MedCities was invited to take part in the inaugural Human Mobility Policy Lab, led by the Municipality of Lampedusa, as part of the ongoing efforts of our global community to implement the Lampedusa Charter on Dignified Human Mobility and Territorial Solidarity – a document approved and signed by MedCities General Assembly in Larnaca in 2022-. This was a multi-stakeholder workshop focused on solutions and barriers to a dignified migration journey, focusing on what local authorities can do to secure the rights and dignity of migrants in all phases and given any situation they may have to live in.

Dialogue, knowledge, and action for dignity

Among its seven fundamental principles, the Lampedusa Charter* -that MedCities endorsed after the  United Cities and Local Governments (UCLG) World Summit of Local and Regional Leaders Congress in Daejon- states that “It is not the migratory process that defines the vulnerabilities, but the discriminations and human rights violations that certain groups of the population endure across the journey”. This encompasses the dignified treatment of the people whose migratory endeavors fail or end in tragedy – including deaths, the disappearance of migrants, and the mourning processes of their families.

In this framework, and under the leadership of the Municipality of Lampedusa, the first Human Mobility Policy Lab brings together actors from different levels of government and different spheres of civil society, international organizations, academia, and associations of migrants and their families to discuss concrete ways to address the challenges linked to the dignified treatment of people and their families in the context of failed migratory journeys.

MedCities Secretary General, Mr. Josep Canals, participated in the active workshop in which he answered some questions such as the barriers and challenges for local authorities to manage migration or what elements are necessary to focus on this subject. Mr. Canals was the spokesperson for the migration lab table that had a homonymous point of view and agreed about the local authorities’ problems in facing the migration phenomena: “Cities don’t have the skills or the necessary resources to deal with it and they need to be provided with knowledge and economic resources, especially to manage tragic situations“. The session was specific about the mourning at the destination of people who have lost relatives on the way or on arrival. The humanitarian approach and the emotional face are now far from how these two aspects should be addressed.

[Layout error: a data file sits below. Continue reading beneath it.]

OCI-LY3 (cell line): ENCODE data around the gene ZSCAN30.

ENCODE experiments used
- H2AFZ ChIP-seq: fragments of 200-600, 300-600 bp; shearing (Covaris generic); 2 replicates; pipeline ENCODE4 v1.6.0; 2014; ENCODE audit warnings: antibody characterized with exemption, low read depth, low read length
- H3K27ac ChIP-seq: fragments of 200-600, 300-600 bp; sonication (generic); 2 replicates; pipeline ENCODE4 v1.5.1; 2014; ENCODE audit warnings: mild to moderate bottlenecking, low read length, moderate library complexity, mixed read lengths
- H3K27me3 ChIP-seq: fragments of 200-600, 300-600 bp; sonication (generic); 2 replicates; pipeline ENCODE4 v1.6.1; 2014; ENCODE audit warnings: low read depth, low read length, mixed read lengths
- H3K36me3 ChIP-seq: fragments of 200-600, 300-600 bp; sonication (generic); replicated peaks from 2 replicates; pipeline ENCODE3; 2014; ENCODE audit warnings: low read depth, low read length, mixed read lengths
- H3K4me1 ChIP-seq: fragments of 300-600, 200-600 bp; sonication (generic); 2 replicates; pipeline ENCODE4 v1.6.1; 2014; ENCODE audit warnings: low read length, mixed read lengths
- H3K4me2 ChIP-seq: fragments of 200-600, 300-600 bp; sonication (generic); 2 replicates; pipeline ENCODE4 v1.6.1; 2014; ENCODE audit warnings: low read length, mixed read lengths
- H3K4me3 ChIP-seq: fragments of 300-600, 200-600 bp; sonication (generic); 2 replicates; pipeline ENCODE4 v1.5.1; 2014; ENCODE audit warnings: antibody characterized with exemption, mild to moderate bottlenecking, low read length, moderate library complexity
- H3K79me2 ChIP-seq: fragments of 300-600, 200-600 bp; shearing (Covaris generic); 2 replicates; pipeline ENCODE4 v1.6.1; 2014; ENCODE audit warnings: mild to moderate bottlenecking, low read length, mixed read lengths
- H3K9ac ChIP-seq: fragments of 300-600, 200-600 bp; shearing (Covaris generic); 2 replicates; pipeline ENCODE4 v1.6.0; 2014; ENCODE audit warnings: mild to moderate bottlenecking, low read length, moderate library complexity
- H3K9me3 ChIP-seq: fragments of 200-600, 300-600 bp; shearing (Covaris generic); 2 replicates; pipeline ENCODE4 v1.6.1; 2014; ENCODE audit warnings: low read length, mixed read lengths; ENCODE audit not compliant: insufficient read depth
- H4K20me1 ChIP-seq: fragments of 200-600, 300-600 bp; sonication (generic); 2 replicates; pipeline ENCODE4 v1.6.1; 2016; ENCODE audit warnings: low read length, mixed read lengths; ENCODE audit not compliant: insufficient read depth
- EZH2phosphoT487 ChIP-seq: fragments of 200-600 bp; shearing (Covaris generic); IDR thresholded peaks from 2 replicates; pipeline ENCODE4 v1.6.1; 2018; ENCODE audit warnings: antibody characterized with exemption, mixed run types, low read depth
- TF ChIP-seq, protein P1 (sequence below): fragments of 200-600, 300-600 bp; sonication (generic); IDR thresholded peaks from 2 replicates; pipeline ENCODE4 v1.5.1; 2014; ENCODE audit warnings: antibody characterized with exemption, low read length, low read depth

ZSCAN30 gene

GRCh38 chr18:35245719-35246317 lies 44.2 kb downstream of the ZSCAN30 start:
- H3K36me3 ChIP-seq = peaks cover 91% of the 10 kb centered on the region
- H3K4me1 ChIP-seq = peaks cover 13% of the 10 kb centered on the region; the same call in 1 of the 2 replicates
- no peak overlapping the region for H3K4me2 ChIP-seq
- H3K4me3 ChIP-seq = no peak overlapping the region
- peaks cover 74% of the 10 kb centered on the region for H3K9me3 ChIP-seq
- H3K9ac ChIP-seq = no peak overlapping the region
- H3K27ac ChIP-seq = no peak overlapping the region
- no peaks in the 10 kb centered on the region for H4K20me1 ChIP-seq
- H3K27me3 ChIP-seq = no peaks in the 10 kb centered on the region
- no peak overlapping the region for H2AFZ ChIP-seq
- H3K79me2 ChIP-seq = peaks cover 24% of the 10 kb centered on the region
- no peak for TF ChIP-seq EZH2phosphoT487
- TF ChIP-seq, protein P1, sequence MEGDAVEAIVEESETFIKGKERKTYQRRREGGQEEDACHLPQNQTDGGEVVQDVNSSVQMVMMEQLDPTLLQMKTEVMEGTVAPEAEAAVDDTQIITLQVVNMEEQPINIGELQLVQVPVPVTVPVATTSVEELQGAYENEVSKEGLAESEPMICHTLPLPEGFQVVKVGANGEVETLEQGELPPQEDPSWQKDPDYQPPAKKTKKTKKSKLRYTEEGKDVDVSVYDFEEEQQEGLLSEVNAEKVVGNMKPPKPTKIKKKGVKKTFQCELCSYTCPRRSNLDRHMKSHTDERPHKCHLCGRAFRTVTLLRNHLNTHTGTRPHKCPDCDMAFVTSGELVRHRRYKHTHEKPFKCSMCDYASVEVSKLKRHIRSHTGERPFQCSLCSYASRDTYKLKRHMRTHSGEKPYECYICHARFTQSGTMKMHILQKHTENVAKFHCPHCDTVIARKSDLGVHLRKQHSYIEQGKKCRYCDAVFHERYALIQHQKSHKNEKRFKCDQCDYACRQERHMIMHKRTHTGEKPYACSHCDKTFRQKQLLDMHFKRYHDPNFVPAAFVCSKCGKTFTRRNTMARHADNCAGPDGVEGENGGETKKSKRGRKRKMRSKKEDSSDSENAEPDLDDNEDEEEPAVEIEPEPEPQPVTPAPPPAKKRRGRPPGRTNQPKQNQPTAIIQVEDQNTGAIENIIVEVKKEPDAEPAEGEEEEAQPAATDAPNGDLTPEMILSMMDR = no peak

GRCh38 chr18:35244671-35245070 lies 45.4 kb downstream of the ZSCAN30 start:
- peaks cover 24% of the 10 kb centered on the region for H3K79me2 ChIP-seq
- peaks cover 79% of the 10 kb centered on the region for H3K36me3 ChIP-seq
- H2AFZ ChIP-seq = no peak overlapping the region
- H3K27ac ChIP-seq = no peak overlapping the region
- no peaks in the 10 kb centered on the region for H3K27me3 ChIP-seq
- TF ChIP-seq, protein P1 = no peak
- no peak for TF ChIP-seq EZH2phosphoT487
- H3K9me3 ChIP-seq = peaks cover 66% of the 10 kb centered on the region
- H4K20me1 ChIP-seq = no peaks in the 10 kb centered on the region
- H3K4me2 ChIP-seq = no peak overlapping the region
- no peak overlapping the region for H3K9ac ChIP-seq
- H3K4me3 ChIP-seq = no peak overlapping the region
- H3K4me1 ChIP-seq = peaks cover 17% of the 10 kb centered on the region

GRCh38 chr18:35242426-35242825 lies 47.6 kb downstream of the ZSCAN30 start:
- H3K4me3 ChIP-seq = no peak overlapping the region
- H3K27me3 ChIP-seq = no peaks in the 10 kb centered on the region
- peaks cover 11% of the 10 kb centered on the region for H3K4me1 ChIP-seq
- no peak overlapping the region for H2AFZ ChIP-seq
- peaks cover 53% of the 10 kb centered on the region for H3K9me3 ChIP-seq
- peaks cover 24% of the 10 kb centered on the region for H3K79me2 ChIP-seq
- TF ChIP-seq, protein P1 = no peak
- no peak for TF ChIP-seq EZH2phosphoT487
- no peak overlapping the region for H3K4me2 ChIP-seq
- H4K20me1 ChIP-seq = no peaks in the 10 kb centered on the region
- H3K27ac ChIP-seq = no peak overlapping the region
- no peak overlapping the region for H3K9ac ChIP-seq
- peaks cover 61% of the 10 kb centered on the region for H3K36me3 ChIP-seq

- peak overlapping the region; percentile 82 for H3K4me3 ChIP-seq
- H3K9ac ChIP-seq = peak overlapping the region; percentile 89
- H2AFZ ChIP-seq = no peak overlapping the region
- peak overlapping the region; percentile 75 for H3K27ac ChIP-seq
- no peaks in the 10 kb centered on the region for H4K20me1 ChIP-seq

As a network of Mediterranean cities and metropolitan areas, MedCities proposed to be an entity that can help councils share knowledge, raise awareness among mayors, or help as a pressure group so that the States would listen to local authorities more and better to address the challenges linked to the dignified treatment of people and their families in the context of failed migratory journeys.

MedCities presidency, represented by the vice-president of Montpellier, Mrs. Clare Hart, and the former vice-mayor of the city of Sfax, Mohamed Wajdi Aydi, also participated in the session. The participation of Sfax or Lamepusa Mayor underlined how these two municipalities face migration tragedies regularly and this human tragedy, this duty translates into an extreme need for cooperation and solidarity from other local and state actors who can support the logistical conditions in which this process takes place.

*The Lampedusa Charter was inspired by Totò Martello, former Mayor of Lampedusa with the support of Mohamed Wajdi, Vice Mayor of Sfax. The Charter is backed by the recommendations and experiences of the following MedCities member cities and networks:

  • Izmir
  • Rome
  • Mersin Metropolitan Municipality
  • Sfax
  • Barcelona
  • Sousse
  • Irbid
  • Gaziantep

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